Rotten Tomatoes Can Light up Your Home

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From ketchups to jams, canned products to purees, the tomato is a worldwide product that goes through a gamut of heavy processing. In all this melee, there are tons of tomatoes that are discarded as rotten along with the skin, seeds, stems and leaves of processed food. While most often than not this is used for compost, a team of scientists in the US are exploring means to produce electricity from it.

You read that right. A team at the South Dakota School of Mines and Technology has pressed into action a microbial electrochemical cell that is powered by electricity generated by tomato waste. A similar idea of producing electricity using biowaste has been discussed in a couple of patent applications, including EP 2105495 A1 and WO 2015028962 A3; however, the specific use of tomatoes sets this idea apart.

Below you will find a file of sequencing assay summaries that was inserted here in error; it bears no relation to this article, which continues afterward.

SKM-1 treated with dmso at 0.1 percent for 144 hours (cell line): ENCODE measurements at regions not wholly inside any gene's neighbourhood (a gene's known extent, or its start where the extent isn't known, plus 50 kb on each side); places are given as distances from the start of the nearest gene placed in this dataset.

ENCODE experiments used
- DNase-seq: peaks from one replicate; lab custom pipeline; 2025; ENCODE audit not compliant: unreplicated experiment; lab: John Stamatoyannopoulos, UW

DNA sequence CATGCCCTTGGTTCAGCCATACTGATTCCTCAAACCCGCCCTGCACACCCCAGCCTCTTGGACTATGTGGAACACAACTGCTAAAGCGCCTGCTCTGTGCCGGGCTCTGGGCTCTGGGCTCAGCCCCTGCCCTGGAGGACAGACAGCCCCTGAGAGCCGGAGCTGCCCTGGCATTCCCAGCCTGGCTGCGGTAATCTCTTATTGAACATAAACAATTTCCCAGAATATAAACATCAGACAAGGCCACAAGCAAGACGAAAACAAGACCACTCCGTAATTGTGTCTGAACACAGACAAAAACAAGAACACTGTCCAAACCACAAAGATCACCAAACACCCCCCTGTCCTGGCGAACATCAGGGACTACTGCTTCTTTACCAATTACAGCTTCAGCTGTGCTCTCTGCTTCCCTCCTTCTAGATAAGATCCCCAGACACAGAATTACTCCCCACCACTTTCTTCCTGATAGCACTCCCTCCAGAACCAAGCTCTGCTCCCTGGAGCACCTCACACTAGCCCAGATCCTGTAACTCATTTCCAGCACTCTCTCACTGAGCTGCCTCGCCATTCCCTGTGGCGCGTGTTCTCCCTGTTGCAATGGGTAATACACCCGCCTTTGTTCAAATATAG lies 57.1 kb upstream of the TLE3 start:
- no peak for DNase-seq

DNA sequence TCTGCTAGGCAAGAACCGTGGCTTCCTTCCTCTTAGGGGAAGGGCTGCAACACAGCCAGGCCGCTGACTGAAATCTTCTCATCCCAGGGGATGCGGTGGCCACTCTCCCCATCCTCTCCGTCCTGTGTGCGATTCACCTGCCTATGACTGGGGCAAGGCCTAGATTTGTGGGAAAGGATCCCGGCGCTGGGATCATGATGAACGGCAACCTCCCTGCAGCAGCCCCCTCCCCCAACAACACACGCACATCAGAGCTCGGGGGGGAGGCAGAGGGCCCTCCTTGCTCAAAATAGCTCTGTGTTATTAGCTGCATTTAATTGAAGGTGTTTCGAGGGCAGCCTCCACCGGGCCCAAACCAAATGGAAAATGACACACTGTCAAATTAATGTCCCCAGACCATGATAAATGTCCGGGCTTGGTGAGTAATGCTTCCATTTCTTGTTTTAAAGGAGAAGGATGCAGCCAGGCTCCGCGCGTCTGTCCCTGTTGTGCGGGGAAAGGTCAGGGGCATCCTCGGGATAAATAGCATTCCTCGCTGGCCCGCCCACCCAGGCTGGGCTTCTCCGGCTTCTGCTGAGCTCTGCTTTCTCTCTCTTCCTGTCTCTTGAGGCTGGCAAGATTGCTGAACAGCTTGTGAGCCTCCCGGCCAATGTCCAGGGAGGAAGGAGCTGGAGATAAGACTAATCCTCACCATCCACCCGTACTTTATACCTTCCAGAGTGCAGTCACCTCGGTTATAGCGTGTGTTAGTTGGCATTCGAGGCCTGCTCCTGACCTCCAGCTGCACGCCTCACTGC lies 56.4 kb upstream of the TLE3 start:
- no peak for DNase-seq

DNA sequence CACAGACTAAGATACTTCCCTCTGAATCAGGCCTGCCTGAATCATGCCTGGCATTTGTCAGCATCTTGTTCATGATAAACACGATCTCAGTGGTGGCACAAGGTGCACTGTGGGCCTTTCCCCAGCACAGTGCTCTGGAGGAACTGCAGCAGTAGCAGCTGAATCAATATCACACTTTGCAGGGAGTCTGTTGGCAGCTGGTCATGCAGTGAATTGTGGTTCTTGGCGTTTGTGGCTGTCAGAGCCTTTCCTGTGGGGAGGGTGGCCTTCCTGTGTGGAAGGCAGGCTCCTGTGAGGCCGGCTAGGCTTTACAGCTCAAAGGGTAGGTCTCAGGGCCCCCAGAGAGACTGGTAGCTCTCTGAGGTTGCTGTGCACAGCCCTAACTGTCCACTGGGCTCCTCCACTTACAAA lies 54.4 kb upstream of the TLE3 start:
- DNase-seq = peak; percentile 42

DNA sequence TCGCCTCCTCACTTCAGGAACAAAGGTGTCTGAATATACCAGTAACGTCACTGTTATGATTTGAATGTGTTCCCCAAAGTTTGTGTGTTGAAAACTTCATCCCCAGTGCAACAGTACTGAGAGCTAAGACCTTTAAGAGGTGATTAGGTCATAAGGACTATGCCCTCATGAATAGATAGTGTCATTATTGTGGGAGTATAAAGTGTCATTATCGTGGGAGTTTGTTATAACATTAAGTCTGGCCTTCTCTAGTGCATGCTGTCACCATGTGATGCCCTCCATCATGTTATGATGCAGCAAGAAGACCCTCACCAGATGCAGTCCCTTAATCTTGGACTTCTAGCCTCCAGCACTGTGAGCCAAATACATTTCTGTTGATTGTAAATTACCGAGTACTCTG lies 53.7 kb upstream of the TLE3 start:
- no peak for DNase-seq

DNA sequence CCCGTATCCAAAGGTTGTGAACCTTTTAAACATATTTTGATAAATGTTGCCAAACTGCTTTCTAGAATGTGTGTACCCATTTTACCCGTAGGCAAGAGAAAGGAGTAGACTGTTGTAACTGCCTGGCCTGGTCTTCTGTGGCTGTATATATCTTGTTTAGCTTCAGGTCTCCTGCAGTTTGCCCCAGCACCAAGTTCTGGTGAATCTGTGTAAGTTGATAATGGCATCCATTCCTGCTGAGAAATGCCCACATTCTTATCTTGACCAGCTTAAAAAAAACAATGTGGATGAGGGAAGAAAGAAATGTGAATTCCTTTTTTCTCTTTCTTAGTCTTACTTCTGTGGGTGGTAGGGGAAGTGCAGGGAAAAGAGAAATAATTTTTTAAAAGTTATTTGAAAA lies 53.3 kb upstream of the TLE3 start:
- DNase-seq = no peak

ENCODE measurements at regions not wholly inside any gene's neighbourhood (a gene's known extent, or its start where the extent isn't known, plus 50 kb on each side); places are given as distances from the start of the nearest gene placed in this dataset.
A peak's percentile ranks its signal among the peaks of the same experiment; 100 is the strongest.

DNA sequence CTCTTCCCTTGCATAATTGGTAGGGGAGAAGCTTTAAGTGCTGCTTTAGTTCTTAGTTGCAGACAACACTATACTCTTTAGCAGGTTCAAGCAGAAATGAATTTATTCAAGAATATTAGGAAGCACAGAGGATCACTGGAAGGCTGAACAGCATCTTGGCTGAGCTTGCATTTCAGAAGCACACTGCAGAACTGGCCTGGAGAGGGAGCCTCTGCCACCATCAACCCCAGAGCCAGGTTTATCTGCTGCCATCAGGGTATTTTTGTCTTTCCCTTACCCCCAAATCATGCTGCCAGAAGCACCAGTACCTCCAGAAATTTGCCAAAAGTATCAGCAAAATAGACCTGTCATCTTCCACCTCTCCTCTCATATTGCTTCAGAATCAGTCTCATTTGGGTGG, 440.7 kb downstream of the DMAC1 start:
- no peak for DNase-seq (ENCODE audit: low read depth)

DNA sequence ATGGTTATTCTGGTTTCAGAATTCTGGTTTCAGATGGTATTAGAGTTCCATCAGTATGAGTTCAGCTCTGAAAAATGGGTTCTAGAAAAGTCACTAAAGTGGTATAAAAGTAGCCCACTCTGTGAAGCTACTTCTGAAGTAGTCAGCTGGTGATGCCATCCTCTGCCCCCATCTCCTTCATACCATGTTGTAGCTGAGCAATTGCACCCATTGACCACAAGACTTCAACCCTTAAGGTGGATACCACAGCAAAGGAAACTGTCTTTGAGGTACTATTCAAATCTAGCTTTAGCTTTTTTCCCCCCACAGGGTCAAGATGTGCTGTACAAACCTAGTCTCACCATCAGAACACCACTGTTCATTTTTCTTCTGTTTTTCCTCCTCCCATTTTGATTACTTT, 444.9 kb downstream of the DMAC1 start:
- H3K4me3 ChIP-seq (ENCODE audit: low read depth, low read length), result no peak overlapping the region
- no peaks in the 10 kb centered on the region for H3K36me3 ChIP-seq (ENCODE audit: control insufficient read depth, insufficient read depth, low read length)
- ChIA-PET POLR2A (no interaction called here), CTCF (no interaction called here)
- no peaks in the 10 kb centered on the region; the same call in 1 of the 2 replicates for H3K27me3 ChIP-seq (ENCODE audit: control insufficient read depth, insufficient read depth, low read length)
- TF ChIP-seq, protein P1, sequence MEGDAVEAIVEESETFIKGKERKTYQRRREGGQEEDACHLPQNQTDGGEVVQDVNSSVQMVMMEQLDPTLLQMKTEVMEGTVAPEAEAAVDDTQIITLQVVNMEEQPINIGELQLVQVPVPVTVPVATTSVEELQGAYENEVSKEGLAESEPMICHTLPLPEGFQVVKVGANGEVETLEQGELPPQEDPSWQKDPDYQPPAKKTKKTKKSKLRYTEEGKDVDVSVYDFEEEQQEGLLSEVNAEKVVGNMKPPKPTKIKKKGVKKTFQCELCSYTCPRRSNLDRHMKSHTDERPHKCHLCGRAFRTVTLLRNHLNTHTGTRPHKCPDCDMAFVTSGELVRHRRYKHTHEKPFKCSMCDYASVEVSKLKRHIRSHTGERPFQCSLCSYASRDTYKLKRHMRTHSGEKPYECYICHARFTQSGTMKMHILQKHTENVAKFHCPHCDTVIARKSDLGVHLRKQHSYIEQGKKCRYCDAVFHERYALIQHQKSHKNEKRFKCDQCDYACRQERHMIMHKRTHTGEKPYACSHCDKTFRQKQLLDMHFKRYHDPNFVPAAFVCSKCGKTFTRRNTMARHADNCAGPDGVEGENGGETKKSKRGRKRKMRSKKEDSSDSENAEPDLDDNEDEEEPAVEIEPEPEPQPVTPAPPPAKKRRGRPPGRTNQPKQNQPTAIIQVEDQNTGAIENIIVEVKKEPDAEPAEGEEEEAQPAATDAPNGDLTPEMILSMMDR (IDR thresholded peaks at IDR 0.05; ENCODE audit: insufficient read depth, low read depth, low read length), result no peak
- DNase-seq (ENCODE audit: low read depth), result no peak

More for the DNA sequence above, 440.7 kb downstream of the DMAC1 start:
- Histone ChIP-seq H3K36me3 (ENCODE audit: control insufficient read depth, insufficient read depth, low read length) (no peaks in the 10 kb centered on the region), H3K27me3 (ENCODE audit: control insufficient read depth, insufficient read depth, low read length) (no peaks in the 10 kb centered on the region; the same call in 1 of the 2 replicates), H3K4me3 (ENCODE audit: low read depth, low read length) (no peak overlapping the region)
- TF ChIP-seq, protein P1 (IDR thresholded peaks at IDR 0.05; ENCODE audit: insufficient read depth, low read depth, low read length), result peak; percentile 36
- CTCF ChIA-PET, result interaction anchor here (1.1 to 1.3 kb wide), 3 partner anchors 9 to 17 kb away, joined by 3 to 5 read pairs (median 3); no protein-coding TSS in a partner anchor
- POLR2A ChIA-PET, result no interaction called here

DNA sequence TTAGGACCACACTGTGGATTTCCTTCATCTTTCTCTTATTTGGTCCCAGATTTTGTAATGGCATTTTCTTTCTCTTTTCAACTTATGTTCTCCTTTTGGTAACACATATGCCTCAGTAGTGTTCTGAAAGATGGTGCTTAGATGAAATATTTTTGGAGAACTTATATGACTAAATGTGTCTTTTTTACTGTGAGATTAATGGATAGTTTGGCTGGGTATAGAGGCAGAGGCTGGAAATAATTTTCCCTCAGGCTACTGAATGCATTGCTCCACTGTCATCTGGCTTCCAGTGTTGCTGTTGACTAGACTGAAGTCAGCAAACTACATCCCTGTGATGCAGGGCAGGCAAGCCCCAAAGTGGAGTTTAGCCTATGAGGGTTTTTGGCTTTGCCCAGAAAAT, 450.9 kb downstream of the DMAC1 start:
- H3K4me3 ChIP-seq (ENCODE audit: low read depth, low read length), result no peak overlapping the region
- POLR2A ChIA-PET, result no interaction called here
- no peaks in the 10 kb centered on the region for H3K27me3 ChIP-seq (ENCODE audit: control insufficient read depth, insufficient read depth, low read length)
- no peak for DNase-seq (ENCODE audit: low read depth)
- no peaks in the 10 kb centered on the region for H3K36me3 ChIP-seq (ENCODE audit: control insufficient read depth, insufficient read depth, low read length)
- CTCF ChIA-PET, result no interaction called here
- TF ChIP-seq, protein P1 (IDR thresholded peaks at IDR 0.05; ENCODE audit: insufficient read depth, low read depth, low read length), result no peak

So how exactly does this device work? It uses bacteria to oxidize the organic material of rotten tomatoes and tomato waste. Naturally occurring lycopene in tomatoes aids in generating electrical charges and release electrons in the process. These electrons are captured by the fuel cell and are harnessed to generate electricity. While the researchers have been able to harness only 0.3 Watt of electricity from 10 mg of tomato, they believe that electricity output can be increased manifold with further work.

Florida, which is a seat of tomato production in the US, ends up with 360,000 tons of tomato waste every year. With the current microbial fuel process process, researchers say this raw material is enough to power Disney World for 90 days. This inexpensive technology, if harnessed with fruition, can help power several parts of the world by simply treating biowaste. Could there be a better bet for energy-starved biowaste-overloaded countries of the world?

(Featured image source: https://pixabay.com/p-1498576/?no_redirect)

Dr. Nalini Mohan Koutha
Dr. Nalini Mohan Koutha

Dr. Nalini is a Pharmaceutical patent expert and has extensive experience as a technical and Intellectual Property Specialist in Generic Pharmaceutical manufacturing. His quest for analytical thinking extends to his deep interest in philately.


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